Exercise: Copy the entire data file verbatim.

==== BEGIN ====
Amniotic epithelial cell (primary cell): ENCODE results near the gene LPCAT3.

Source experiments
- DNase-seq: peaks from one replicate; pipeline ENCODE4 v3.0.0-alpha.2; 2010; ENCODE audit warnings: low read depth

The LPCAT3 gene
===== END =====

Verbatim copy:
Amniotic epithelial cell (primary cell): ENCODE results near the gene LPCAT3.

Source experiments
- DNase-seq: peaks from one replicate; pipeline ENCODE4 v3.0.0-alpha.2; 2010; ENCODE audit warnings: low read depth

The LPCAT3 gene